Katharina has been referred to by some as the "Mother Reformer." She was a remarkable, capable, and compassionate woman and the wife of Reformed pastor, Matthew Zell. She first met her future husband when he came to her town preaching the true Gospel of justification by faith alone in the atoning work of Jesus Christ. Their marriage was one of the first Protestant marriages–a move that defied the clerical celibacy rules of the Roman Catholic church. She was devoted to her study of the Scriptures and defending the Protestant reforms. She published a Biblical defense of clerical marriage and attacked the Roman Catholic views on celibacy. In addition to her work as a writer and theologian, Katharina was a tremendous care-taker and host. Her home was always an open refuge for the sick or persecuted and at one point, she even had 80 men under her care and had to organize relief for 3,000 refugees in Strasbourg. She suffered great personal tragedy when she lost her first and second child, both as infants. Despite all this, she continued to minister to the needs of those around her. She was left a widow in 1548 and lived out the remainder of her life doing what she had always done–boldly defending the faith and caring for the sick. In a letter to a friend shortly before her death, she wrote: 

I see before my eyes and welcome the time of my release; I rejoice in it, and know that to die here will be my gain, that I lay aside the mortal and perishable and put on the everlasting immortal and imperishable. I am now sixty years old, and I have walked before God in fear of Him and despising the world for fifty years, so that I can say with the holy Ambrose: “I have lived so that I am not ashamed to continue to live among the faithful, but I do not fear to die, for I am certain that in Christ I will live again and that in Him I have a gracious God forever.”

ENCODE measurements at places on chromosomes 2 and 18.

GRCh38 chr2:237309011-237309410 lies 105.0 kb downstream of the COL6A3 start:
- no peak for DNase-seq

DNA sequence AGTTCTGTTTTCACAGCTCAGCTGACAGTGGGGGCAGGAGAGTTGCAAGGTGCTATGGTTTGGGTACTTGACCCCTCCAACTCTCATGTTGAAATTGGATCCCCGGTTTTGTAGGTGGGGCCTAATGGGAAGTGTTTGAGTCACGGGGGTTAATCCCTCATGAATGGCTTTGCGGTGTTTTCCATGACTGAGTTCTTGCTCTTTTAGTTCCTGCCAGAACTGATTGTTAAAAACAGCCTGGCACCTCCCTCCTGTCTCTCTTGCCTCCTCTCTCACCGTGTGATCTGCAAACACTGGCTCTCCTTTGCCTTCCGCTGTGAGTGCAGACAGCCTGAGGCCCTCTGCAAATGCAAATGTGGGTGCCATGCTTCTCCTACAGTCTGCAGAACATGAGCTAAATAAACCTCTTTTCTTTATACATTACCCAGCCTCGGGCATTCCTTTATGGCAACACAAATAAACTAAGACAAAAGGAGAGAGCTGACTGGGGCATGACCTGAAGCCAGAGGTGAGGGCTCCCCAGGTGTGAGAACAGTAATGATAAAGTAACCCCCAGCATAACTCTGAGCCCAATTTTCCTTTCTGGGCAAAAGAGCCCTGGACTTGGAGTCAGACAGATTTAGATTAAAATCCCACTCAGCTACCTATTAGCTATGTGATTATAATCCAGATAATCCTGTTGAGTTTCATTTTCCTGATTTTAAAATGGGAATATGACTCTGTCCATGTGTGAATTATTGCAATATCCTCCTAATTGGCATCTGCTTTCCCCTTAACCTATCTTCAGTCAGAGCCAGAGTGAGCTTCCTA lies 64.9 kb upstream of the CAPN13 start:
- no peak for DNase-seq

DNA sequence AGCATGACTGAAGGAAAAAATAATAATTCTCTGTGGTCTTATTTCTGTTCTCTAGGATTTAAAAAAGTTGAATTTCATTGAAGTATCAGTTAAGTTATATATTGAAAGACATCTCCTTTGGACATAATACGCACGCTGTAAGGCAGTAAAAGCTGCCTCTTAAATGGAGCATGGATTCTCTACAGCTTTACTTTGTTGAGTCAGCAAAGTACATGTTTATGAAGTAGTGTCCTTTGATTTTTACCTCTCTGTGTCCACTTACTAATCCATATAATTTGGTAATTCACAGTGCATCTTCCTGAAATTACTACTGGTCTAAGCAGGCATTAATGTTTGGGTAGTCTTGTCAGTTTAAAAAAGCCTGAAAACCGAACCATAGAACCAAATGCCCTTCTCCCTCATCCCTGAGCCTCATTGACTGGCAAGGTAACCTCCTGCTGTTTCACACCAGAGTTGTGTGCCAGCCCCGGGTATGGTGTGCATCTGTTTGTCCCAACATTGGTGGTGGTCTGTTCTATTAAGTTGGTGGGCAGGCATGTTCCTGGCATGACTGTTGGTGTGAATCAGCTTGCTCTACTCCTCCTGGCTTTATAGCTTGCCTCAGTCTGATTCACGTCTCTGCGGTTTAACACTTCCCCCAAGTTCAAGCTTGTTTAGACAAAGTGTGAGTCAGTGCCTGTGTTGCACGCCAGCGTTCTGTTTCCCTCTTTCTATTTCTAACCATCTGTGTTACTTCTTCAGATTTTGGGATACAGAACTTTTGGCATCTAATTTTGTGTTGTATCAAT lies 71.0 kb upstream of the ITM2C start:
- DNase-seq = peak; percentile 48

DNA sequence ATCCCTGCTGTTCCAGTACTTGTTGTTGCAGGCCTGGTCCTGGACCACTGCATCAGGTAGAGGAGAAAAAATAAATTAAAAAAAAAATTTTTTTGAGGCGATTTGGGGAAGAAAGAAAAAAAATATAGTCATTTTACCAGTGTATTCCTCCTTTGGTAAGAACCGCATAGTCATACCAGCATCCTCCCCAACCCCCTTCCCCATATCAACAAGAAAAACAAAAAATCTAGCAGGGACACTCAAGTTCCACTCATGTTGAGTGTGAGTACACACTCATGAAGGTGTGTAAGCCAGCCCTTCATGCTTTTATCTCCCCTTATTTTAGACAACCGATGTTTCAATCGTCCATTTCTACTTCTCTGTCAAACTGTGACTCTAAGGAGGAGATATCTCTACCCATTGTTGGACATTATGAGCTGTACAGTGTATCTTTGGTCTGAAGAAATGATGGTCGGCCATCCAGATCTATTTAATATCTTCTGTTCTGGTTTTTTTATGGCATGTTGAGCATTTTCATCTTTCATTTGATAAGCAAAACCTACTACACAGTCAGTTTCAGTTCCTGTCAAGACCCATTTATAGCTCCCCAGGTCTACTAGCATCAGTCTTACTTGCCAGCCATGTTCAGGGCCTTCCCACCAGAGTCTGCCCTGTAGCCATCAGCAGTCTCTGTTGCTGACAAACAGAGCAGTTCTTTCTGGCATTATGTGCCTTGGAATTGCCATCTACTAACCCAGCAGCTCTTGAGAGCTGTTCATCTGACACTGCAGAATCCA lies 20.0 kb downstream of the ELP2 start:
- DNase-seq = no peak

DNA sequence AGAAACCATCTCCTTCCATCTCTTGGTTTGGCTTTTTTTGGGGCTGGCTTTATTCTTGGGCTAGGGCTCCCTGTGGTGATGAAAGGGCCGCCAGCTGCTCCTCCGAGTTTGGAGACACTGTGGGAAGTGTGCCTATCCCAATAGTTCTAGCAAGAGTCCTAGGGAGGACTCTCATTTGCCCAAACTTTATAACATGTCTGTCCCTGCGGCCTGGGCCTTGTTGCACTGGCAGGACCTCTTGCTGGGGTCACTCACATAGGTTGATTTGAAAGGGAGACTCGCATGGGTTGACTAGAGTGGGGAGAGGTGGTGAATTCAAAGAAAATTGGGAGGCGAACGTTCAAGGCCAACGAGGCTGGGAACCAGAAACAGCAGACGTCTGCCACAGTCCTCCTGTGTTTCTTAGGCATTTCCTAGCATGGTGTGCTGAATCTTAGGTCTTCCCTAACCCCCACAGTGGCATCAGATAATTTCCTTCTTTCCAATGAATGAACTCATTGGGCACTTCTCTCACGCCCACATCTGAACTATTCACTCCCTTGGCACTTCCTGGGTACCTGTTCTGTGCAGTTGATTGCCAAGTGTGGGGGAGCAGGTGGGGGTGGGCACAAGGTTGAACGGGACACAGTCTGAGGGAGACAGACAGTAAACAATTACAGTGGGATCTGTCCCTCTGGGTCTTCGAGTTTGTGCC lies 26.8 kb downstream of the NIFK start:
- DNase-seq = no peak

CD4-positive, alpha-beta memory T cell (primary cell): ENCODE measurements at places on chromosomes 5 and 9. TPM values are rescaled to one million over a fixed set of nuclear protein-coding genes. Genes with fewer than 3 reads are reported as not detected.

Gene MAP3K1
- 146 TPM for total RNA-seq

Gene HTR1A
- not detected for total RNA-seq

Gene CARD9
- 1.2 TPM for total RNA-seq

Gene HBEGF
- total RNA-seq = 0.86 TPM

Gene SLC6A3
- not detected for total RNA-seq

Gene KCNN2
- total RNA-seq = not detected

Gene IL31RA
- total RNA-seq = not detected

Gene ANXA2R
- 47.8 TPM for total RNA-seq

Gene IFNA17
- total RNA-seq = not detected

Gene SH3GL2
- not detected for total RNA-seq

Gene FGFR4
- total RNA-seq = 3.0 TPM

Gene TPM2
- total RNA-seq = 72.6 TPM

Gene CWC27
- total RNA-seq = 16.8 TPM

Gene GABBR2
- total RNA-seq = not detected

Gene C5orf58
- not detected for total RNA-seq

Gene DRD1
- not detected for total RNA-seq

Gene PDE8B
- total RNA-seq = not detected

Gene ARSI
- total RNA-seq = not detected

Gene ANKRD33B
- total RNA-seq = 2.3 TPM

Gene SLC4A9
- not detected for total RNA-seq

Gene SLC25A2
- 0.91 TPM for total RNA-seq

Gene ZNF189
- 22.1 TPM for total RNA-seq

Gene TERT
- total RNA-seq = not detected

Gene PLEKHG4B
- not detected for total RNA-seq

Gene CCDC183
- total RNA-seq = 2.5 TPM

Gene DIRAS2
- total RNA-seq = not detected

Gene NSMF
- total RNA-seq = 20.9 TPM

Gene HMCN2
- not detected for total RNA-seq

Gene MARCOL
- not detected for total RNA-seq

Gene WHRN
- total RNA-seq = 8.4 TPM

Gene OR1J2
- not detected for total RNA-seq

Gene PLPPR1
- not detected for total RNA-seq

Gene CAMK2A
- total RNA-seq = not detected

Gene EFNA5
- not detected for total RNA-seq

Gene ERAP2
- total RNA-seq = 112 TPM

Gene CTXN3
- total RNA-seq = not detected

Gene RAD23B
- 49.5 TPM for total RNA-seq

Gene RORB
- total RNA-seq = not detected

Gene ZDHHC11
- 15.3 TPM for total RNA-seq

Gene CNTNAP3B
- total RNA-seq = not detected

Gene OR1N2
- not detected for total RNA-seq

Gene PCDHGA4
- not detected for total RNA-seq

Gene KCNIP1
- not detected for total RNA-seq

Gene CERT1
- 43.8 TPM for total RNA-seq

Helen, a Scottish Christian, is credited as being the only female martyr of the Scottish Reformation. She and her husband, James, were arrested and charged with heresy. During the birth of her child, Helen refused to pray to the Virgin Mary as was custom, saying she, "would only pray to God in the name of Jesus Christ." Helen, along with her husband and several other men, were found guilty and sentenced to death. Helen asked that she die next to her husband but her request was denied. The men were hanged and Helen is reported to have said to her husband before they parted,

Husband, be glad, for we have lived together many joyful days, and this day, in which we must die, we ought to esteem the most joyful of all, because we shall have joy forever. 

She watched her husband die and was then forced to give her infant child to a neighbor before being carried off to be drowned.

Olympia Fulvia Morata

Olympia was an Italian scholar who, by the age of 12, was able to converse in Latin and Greek. Her father was a scholar as well who embraced the teachings of Luther and Calvin. When her father's health started to decline, Olympia left her position in the court of Ferrara as a tutor to care for him. When she returned to her position, the political and religious climate had drastically changed. Around this time she embraced Protestant theology and true faith in the Gospel of Jesus Christ. She went on to marry Reformed German doctor, Andreas Grundler. The couple returned to Germany where they encountered much persecution and danger. Her life was cut short when she died in 1558 at the age of 29. Her writings and works were later published by a close friend. In one of her letters, she wrote to those fearful of God's acceptance of them:

Don't be afraid … No odor of sinners can be so foul that its force cannot be broken and weakened by the sweetest odor that flows from the death of Christ, which alone God can perfume. Therefore seek Christ.       

Jane Grey

Lady Jane Grey, dubbed "the traitor-heroine of the Reformation," was an English noblewoman who was Queen of England and Ireland for just nine-short days before she was removed from the throne due in part to her Protestant views. She was later sentenced to death by beheading. Lady Jane resisted efforts to convert her to Roman Catholicism and it is believed she was around 16 or 17 years old when she was executed in 1554. She is considered a martyr and it is reported that at her execution she recited Psalm 51 and spoke the last words of Christ, "Father, into Your hands I commit my spirit (Luke 23:46)."